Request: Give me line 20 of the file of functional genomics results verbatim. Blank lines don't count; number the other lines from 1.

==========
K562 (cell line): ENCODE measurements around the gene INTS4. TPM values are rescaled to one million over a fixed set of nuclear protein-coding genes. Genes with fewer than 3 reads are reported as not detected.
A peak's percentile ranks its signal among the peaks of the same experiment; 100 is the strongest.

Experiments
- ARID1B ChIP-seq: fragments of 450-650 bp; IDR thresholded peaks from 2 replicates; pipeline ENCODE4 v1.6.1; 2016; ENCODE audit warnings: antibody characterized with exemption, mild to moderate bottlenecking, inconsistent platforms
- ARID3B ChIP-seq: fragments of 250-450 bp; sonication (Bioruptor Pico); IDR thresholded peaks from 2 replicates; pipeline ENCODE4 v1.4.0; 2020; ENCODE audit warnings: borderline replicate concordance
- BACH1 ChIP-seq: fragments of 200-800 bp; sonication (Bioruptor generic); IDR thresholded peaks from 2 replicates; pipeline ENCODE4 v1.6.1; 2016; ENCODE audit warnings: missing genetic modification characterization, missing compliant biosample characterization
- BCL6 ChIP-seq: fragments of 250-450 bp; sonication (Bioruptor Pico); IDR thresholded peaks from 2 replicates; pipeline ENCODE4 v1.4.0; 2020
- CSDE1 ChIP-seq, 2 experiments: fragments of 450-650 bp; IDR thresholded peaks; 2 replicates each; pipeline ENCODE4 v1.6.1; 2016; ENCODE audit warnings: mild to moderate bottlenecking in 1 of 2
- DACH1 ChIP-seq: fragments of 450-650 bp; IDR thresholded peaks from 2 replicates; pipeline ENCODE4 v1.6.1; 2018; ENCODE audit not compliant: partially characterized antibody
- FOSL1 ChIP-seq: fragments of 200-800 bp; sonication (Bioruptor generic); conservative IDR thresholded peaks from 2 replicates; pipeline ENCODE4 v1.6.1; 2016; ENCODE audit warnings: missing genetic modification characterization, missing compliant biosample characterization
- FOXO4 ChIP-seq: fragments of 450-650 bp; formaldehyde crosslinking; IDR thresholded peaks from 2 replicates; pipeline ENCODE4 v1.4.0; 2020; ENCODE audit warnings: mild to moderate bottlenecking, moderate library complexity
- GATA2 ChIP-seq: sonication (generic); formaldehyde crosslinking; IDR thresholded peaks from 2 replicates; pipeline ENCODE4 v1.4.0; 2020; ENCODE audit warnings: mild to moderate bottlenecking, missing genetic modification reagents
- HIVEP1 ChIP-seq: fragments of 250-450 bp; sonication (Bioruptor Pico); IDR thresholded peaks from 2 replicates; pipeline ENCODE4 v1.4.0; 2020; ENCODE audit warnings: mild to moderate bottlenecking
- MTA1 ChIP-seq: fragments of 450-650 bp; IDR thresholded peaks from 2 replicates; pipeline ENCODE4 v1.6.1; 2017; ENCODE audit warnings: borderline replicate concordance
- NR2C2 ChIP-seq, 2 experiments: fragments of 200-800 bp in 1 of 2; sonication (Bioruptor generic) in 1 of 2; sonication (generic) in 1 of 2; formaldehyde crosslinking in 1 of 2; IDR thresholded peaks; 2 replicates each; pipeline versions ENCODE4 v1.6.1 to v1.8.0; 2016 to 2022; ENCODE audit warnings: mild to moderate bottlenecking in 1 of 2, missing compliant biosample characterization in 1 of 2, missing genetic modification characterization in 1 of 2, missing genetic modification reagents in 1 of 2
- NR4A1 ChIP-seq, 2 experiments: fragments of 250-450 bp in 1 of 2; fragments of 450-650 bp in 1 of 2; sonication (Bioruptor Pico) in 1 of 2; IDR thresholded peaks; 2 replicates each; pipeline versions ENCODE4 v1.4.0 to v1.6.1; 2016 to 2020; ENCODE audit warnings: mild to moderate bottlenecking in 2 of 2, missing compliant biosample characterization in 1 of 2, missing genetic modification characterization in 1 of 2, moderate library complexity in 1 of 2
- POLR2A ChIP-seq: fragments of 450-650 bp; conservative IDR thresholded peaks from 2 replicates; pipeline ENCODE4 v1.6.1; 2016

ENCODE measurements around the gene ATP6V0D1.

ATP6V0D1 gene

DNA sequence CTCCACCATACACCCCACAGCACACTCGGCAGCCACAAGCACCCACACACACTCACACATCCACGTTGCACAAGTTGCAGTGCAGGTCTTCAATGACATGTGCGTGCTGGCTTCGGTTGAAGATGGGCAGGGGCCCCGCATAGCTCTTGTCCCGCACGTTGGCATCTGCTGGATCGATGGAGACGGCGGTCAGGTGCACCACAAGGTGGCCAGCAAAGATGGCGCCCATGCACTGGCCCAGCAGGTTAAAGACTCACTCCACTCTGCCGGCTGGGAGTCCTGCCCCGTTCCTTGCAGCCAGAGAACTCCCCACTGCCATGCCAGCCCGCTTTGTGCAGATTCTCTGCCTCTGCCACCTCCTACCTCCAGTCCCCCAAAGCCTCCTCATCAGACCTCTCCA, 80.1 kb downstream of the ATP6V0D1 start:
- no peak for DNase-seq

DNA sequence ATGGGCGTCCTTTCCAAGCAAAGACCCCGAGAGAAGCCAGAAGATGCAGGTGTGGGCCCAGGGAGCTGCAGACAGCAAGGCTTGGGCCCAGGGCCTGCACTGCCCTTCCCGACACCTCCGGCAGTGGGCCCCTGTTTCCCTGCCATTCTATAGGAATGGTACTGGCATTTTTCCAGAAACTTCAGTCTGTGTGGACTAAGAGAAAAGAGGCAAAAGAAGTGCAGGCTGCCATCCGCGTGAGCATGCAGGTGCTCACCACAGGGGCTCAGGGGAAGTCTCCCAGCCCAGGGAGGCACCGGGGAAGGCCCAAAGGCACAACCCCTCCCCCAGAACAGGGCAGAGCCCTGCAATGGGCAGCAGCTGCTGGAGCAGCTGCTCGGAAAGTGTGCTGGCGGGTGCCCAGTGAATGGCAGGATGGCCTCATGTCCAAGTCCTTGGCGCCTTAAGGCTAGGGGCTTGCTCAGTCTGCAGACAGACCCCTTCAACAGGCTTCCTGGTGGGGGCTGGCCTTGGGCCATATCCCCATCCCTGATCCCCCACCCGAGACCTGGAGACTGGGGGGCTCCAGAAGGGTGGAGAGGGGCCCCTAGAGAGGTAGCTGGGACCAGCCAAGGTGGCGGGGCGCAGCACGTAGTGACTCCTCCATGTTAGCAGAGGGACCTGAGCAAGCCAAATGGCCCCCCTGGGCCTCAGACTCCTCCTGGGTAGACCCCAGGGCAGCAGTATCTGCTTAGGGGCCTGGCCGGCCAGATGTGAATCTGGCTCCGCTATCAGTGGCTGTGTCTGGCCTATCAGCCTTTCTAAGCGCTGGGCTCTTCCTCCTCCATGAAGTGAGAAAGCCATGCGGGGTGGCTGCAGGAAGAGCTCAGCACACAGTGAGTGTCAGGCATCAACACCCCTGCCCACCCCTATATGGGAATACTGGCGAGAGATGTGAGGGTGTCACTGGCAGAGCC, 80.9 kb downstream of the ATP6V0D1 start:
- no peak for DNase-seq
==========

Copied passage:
DNA sequence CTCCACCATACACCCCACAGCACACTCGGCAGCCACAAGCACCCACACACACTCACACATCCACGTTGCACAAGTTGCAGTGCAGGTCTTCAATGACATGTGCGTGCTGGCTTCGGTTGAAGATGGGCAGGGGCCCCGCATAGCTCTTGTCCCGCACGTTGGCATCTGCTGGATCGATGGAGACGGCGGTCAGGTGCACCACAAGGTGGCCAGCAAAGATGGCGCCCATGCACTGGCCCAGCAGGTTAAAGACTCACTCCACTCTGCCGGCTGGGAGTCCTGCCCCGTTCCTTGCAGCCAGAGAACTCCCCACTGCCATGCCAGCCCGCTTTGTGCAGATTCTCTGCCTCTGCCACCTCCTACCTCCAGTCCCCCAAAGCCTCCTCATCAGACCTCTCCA, 80.1 kb downstream of the ATP6V0D1 start: